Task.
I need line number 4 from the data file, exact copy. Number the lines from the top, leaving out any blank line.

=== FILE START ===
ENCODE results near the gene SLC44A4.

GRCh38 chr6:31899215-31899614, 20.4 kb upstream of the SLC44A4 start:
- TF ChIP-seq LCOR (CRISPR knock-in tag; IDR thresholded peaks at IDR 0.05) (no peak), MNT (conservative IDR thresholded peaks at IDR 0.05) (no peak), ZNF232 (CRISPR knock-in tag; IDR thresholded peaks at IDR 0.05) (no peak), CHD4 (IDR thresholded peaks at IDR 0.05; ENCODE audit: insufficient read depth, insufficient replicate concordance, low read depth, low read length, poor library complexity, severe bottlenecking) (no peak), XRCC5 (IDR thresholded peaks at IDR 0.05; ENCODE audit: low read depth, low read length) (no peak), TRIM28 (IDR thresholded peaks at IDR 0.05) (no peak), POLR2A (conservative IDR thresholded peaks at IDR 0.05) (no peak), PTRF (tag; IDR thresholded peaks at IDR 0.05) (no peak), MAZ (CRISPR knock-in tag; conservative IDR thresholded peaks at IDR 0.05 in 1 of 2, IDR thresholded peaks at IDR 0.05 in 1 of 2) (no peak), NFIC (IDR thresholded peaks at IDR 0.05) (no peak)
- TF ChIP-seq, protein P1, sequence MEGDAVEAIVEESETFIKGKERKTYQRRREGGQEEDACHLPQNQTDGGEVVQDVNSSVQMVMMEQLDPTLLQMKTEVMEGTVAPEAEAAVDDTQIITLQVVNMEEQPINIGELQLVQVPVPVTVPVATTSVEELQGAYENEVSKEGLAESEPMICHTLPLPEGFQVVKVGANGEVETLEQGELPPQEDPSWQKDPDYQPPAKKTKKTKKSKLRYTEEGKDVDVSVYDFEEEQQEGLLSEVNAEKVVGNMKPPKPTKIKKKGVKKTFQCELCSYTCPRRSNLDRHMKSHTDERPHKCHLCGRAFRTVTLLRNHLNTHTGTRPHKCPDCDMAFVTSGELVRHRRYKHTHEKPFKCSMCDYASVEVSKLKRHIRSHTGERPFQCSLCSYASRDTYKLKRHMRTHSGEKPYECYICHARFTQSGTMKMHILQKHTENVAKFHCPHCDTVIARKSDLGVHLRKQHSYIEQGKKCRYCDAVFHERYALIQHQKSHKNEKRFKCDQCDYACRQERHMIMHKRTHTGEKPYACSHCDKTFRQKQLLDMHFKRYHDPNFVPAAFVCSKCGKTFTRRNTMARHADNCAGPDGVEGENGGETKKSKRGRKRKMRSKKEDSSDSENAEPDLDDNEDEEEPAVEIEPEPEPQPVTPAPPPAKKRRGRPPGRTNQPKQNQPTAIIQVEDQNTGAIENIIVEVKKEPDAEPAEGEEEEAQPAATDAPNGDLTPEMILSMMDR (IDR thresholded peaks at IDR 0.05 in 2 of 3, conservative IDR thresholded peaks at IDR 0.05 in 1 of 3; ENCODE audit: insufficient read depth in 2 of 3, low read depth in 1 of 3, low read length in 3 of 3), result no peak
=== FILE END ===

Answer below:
- TF ChIP-seq, protein P1, sequence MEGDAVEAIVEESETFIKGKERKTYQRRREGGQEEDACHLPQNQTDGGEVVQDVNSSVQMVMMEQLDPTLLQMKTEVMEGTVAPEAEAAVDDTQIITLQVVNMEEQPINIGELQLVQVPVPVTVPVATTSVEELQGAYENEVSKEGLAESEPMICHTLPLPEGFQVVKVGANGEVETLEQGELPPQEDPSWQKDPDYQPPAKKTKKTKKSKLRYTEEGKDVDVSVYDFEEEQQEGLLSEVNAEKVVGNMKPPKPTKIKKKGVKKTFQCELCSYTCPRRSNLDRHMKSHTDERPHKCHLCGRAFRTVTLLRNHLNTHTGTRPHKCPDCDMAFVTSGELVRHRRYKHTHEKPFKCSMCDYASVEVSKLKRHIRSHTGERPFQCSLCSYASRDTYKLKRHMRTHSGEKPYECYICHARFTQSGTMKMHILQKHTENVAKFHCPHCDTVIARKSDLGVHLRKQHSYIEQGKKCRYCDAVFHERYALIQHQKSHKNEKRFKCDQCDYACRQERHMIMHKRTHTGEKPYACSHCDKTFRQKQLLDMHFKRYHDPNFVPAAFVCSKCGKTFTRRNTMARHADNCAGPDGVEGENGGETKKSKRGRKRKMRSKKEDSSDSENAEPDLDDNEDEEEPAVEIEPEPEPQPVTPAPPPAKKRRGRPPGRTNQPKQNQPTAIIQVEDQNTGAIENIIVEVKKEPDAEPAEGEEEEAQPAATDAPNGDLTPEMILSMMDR (IDR thresholded peaks at IDR 0.05 in 2 of 3, conservative IDR thresholded peaks at IDR 0.05 in 1 of 3; ENCODE audit: insufficient read depth in 2 of 3, low read depth in 1 of 3, low read length in 3 of 3), result no peak